HOME >> BIOLOGY >> NEWS
U of Minnesota researchers identify gene for myotonic muscular dystrophy Type 2

Findings demonstrate that RNA can cause genetic diseases

MINNEAPOLIS / ST. PAUL (August 1, 2001) University of Minnesota researchers have pinpointed the gene on chromosome 3 that causes myotonic dystrophy Type 2 (DM2). The findings will be reported in the August 3 issue of Science.

Myotonic dystrophy (DM), the most common form of muscular dystrophy in adults, affects the eyes, heart, hormonal systems and blood, in addition to causing muscular dystrophy and involuntary muscle stiffness (myotonia). Although the genetic change underlying one form of myotonic dystrophy (DM1) was found on chromosome 19 in 1992, scientists have disagreed about how it causes disease. Dr. Laura Ranum, an associate professor in the department of genetics, cell biology and development and the Institute of Human Genetics, and Dr. John W. Day, an associate professor in the department of neurology and the Institute of Human Genetics, have characterized the second form of myotonic dystrophy (DM2) in an effort to clarify the cause of this complex disease. They located the genetic cause of DM2 on chromosome 3 in 1998 (Nature Genetics 19:196), and have collaborated with investigators in Germany and Texas to find the underlying genetic mutation. The new report describes the mutation they found, which indicates that abnormal RNA causes both DM1 and DM2.

"RNA is the messenger molecule that translates the DNA code into proteins," said Ranum. "In the past the focus has been on protein abnormalities as the cause of genetic disorders, and researchers thought that RNA had little or no direct role in causing disease. Our findings indicate that additional research is needed to examine the role of RNA in human disease."

The findings reported in Science indicate that DM2 is caused by an expansion located in intron 1 of the zinc finger protein 9 (ZNF9) gene.

"These results enable us to focus our research and to work towards eliminating this disease for
'"/>

Contact: Sarah Youngerman
syounger@umn.edu
612-624-4604
University of Minnesota
2-Aug-2001


Page: 1 2

Related biology news :

1. University of Minnesota professors to speak at symposium on international trade
2. U of Minnesota receives NSF grant to sequence bacterial genome
3. University of Minnesota receives NSF grant to sequence legume genome
4. U of Minnesota leads effort to break impasse over GMO safety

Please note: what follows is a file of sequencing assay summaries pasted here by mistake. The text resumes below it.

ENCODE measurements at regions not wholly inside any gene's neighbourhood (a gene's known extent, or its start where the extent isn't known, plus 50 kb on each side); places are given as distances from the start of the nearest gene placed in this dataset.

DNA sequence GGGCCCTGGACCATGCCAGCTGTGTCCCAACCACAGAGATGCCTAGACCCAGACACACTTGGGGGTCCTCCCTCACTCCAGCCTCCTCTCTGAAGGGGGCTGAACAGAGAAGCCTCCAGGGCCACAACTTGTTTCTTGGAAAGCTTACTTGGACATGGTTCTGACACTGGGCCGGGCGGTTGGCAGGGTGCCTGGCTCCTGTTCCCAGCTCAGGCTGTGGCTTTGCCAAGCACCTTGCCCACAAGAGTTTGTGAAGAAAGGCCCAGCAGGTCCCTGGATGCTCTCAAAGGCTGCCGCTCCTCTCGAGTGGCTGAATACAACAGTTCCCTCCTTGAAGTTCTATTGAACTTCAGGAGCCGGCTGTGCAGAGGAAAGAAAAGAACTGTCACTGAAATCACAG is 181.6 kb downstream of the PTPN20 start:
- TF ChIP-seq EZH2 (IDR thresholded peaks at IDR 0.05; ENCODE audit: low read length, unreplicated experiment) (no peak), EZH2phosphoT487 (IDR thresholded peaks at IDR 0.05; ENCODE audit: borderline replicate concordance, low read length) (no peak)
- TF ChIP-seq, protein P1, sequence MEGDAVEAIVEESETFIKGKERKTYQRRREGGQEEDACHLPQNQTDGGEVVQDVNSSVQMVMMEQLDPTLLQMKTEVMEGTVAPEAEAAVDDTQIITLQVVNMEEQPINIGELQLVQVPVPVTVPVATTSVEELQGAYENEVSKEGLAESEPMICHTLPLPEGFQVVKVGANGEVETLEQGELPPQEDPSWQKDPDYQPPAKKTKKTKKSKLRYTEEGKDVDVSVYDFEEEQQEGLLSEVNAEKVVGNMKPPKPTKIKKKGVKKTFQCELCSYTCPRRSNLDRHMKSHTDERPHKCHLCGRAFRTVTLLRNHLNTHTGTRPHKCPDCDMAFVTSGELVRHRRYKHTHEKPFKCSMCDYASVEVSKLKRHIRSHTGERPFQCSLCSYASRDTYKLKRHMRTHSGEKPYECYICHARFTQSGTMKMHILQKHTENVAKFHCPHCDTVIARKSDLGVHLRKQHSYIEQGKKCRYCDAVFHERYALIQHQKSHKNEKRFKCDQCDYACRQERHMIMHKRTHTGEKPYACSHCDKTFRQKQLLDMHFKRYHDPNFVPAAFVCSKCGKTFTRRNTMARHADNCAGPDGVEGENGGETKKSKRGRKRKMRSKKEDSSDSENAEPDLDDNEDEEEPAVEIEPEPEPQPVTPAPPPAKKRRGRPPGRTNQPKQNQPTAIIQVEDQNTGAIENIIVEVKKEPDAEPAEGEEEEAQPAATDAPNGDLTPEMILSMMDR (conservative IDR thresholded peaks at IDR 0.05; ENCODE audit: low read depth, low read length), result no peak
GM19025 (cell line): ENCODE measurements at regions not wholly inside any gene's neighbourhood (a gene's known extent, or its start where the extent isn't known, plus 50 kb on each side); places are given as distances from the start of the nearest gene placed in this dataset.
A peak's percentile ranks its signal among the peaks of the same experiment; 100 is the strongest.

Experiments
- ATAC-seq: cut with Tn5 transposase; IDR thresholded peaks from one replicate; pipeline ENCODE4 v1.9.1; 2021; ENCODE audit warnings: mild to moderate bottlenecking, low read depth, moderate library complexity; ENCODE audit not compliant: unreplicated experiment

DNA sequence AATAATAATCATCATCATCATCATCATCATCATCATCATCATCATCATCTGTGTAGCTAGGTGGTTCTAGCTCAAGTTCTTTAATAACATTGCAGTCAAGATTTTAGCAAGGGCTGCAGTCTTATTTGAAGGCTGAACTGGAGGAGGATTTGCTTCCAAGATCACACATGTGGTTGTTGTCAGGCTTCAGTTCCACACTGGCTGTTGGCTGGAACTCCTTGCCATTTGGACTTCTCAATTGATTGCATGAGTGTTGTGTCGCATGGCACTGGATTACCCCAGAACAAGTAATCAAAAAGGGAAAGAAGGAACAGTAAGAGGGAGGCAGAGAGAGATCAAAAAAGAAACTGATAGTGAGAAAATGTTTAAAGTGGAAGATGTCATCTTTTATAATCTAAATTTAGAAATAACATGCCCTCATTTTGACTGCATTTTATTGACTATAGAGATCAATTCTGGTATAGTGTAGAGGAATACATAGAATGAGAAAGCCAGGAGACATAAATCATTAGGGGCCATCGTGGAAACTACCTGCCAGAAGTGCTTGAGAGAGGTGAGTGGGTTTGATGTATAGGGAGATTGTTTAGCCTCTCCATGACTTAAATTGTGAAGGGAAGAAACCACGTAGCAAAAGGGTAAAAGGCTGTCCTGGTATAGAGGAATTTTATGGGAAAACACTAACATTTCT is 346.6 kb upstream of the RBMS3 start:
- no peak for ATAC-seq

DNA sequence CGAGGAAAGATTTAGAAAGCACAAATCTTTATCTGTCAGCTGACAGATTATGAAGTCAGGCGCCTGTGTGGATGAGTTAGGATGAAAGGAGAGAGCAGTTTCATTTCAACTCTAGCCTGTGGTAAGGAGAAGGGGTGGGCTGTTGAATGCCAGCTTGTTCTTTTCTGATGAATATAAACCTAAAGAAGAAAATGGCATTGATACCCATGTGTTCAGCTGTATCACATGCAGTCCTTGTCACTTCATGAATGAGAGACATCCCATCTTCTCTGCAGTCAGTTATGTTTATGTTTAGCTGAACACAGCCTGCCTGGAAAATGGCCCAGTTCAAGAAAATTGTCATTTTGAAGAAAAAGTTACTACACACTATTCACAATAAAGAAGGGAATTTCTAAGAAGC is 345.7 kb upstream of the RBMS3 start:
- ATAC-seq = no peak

5. U of Minnesota study: Adult bone marrow stem cells can become liver cells
6. NSF awards two plant genome grants to University of Minnesota
7. Impact of genetically engineered fish subject of U of Minnesota study
8. Minnesota researcher receives award for improving food service worker safety
9. Could Minnesota forestry save the Siberian tiger?
10. Belgian researchers explore revolutionary approach to angiogenesis
11. Award winning researchers reveal potential new role for Glivec

Post Your Comments:
*Name:
*Comment:
*Email:


(Date:6/28/2020)... ... June 25, 2020 , ... In an upcoming episode scheduled for ... Point of Care Testing solutions (POCT). Check local listings for more info. , Today, ... offices and are shipped to labs throughout the country. Results are then available several ...
(Date:6/23/2020)... ... June 23, 2020 , ... ... gene-to-protein and monoclonal antibody development services, today announced that the company has ... services to the pharmaceutical, diagnostics, and research industries. The decision to pursue ...
(Date:6/23/2020)... TORONTO (PRWEB) , ... June 22, 2020 , ... The ... time. Typically, ligand binding assays (LBA) have dominated this area. However, the use of ... several years. , This now necessitates the question “How do you choose which approach ...
Breaking Biology News(10 mins):
(Date:7/31/2020)... , ... July 29, 2020 , ... ... of the top radiation centers in 16 countries, has reached its 20th anniversary ... is now in routine use at top universities including University of Pennsylvania, University ...
(Date:7/18/2020)... ... July 16, 2020 , ... “We are thrilled to deliver this new ... only technology of its kind on the market and we were pleased that the ... capacity of traditional cultured ingredients, creating a natural way to extend the shelf life ...
(Date:7/10/2020)... ... July 09, 2020 , ... ... Institute of Technology (MIT) has expanded the company’s exclusive license to include ... into the point-of-care diagnostic market, focusing initially on the SARS-CoV-2 biosensor. ...
(Date:7/7/2020)... (PRWEB) , ... July 06, 2020 , ... ... Practices Awards. Entries from Roche, Eli Lilly, Bristol-Myers Squibb, the University of Chicago, ... 2003, Bio-IT World has hosted an elite awards program, highlighting outstanding examples of ...
Breaking Biology Technology:
Cached News: